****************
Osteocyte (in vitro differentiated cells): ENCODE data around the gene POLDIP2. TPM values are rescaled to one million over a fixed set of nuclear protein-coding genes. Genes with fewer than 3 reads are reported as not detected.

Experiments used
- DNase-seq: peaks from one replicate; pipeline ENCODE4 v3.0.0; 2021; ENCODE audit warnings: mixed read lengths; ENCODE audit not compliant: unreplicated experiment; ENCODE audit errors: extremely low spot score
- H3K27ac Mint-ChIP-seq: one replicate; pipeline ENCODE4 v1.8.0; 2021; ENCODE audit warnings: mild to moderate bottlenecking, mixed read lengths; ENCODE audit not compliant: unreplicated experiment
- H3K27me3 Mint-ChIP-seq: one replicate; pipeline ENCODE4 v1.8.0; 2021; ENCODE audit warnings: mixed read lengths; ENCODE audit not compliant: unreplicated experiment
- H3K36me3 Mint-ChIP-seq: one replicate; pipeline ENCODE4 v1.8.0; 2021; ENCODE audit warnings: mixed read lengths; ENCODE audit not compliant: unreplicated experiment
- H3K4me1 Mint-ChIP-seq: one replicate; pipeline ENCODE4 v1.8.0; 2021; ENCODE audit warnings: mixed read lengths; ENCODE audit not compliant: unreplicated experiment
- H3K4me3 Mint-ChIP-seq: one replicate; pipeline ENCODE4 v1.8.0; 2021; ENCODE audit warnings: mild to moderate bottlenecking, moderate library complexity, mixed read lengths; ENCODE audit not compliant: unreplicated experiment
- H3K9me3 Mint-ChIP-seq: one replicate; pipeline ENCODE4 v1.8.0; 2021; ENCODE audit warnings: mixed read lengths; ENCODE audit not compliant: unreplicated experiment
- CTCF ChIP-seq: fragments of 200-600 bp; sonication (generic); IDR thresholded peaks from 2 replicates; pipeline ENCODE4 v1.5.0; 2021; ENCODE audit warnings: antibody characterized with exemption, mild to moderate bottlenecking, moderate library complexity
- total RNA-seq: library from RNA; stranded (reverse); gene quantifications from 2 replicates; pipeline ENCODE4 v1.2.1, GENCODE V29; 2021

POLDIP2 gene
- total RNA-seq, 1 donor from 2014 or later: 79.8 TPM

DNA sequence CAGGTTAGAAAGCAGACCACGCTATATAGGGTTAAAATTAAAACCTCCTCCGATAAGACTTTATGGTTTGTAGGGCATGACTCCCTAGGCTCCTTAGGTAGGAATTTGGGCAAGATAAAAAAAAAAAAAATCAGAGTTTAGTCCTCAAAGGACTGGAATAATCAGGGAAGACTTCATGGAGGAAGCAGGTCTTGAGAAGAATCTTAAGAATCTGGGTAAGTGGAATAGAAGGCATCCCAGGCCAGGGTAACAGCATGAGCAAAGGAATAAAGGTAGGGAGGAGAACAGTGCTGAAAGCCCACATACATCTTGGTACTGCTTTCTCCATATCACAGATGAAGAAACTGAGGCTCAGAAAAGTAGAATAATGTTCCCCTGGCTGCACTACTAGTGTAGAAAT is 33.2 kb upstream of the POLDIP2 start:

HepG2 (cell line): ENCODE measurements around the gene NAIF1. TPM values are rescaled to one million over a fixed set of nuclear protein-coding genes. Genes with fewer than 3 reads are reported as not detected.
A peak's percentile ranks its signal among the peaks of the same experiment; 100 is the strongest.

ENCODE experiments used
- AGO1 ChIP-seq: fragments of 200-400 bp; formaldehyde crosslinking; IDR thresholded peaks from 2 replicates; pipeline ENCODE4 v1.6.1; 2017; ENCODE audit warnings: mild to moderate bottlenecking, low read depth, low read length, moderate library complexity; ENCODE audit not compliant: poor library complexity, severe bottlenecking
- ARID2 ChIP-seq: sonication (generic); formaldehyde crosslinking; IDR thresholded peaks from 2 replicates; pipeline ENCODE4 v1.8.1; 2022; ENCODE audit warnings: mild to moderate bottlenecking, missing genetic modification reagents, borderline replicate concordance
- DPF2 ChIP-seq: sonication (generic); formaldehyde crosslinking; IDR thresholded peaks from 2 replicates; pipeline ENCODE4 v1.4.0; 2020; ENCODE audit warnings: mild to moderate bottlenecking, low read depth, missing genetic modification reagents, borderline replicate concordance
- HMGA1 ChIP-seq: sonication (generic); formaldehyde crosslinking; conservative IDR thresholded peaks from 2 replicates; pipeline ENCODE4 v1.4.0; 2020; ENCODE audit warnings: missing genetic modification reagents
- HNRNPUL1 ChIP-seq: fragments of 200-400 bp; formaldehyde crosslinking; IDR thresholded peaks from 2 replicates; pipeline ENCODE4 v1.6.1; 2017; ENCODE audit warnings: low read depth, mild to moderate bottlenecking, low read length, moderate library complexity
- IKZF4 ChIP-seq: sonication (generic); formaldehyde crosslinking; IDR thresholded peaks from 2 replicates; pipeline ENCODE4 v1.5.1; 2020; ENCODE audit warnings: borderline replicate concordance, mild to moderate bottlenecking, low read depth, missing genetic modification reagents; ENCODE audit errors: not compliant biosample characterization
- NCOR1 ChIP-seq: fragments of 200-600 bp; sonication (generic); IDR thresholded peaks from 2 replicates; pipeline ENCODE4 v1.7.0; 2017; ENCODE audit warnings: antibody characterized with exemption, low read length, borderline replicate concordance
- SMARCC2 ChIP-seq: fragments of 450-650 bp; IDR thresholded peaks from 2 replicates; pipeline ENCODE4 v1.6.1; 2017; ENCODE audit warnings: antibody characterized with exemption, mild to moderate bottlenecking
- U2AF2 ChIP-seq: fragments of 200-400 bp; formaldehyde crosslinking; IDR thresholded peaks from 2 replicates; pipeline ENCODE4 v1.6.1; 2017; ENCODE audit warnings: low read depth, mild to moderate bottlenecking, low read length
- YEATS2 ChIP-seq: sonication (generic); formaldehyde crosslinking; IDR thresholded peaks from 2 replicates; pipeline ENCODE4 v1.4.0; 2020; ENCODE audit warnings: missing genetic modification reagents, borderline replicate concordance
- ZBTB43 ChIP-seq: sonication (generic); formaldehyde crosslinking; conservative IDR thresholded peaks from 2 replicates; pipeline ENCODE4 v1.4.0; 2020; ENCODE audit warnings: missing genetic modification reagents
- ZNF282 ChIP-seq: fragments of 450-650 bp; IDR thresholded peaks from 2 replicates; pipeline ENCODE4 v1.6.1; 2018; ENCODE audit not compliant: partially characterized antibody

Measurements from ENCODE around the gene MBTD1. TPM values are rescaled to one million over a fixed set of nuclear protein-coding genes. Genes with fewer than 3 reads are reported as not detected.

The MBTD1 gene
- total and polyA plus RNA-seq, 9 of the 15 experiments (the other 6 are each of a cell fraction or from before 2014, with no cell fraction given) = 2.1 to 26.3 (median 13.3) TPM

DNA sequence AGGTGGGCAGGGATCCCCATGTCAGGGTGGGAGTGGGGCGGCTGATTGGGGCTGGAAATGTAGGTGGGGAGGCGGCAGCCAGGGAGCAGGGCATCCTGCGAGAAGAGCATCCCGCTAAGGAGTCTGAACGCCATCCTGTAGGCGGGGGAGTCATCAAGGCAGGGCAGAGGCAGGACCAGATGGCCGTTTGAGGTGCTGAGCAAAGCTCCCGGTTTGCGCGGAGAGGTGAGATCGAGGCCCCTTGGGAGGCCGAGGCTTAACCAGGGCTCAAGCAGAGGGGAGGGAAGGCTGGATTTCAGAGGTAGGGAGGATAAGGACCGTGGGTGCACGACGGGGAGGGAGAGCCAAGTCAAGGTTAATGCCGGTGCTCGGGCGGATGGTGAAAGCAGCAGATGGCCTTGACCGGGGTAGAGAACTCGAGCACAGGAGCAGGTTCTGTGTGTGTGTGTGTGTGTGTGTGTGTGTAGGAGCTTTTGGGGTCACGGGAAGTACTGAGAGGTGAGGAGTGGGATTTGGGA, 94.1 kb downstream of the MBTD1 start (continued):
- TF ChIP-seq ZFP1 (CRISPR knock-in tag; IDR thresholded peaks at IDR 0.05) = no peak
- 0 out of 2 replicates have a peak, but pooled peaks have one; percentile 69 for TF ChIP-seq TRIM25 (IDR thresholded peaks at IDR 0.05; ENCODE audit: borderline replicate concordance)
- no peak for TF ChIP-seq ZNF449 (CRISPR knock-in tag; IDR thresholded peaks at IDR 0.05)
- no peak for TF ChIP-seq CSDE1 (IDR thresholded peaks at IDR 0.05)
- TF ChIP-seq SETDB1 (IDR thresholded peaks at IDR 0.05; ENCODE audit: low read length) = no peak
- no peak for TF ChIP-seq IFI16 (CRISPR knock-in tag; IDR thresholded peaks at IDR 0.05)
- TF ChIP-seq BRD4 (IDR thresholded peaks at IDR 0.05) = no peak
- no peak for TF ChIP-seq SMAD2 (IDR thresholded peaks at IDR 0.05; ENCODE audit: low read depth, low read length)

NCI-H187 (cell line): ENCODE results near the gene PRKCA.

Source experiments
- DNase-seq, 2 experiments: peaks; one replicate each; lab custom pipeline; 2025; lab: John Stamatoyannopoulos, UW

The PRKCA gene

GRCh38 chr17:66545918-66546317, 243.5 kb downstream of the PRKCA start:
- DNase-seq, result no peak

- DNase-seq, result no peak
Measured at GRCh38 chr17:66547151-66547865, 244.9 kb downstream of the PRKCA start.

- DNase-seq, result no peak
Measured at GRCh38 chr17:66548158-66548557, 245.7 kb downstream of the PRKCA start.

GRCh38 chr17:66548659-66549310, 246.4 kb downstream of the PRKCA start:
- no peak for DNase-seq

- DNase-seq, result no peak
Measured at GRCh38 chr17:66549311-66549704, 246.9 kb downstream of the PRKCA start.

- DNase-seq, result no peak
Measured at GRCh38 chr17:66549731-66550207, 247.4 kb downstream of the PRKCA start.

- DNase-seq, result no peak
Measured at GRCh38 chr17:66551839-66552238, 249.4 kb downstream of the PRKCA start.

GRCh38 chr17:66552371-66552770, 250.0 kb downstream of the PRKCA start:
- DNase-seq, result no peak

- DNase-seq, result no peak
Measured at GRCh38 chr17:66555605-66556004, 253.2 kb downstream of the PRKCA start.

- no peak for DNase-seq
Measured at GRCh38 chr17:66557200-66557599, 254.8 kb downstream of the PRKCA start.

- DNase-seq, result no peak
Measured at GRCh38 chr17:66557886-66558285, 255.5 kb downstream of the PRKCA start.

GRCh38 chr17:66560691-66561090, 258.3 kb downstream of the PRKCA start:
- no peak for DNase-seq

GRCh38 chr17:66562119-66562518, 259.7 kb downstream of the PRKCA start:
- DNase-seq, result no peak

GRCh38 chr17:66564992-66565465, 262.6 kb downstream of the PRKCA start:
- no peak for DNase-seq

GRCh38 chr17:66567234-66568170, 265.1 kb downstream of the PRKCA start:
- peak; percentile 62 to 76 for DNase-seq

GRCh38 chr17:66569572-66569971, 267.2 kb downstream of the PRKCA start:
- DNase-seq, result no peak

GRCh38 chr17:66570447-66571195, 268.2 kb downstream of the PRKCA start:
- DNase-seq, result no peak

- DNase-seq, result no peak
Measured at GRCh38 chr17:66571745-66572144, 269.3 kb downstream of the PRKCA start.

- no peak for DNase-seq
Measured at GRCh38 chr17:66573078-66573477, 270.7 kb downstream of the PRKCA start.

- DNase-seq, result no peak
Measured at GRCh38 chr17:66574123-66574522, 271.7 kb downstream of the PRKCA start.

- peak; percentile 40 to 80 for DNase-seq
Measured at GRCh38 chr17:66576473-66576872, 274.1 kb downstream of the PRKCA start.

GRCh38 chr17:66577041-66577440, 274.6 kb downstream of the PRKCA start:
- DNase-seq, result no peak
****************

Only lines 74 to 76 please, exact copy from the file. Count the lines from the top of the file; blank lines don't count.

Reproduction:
GRCh38 chr17:66567234-66568170, 265.1 kb downstream of the PRKCA start:
- peak; percentile 62 to 76 for DNase-seq

GRCh38 chr17:66569572-66569971, 267.2 kb downstream of the PRKCA start: